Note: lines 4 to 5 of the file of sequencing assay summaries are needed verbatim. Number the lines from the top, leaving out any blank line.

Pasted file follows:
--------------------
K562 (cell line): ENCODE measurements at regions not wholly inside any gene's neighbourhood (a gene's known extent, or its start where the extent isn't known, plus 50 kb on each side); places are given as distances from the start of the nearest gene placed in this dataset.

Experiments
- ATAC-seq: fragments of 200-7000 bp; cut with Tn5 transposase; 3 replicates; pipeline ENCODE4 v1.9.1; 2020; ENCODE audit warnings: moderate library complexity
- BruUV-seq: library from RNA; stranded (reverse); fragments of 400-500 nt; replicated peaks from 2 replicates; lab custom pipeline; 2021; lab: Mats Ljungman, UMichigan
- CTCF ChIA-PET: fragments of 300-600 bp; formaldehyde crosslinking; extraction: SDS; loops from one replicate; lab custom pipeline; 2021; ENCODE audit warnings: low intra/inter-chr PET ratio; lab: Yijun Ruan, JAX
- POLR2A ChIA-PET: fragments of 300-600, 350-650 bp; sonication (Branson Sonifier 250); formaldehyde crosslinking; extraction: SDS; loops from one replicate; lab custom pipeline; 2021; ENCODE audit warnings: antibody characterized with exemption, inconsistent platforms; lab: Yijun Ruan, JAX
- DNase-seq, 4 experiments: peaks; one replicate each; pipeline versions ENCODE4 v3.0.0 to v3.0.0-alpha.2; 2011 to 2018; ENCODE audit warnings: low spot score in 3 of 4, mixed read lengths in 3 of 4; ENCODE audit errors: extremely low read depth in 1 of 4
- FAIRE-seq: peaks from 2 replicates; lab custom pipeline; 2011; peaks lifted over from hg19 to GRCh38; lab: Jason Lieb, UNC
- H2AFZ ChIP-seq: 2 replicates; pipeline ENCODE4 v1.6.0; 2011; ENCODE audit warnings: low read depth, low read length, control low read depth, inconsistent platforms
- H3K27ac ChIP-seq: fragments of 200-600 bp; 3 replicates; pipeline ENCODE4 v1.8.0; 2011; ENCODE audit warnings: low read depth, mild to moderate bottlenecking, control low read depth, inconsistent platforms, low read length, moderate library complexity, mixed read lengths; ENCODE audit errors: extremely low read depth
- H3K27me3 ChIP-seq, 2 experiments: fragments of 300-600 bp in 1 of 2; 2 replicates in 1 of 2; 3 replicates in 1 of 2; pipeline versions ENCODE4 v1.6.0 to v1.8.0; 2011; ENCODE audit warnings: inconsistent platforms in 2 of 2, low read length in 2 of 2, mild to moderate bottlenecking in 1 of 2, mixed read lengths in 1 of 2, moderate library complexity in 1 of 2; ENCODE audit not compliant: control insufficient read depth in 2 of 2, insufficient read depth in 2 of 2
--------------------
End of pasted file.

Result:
- BruUV-seq: library from RNA; stranded (reverse); fragments of 400-500 nt; replicated peaks from 2 replicates; lab custom pipeline; 2021; lab: Mats Ljungman, UMichigan
- CTCF ChIA-PET: fragments of 300-600 bp; formaldehyde crosslinking; extraction: SDS; loops from one replicate; lab custom pipeline; 2021; ENCODE audit warnings: low intra/inter-chr PET ratio; lab: Yijun Ruan, JAX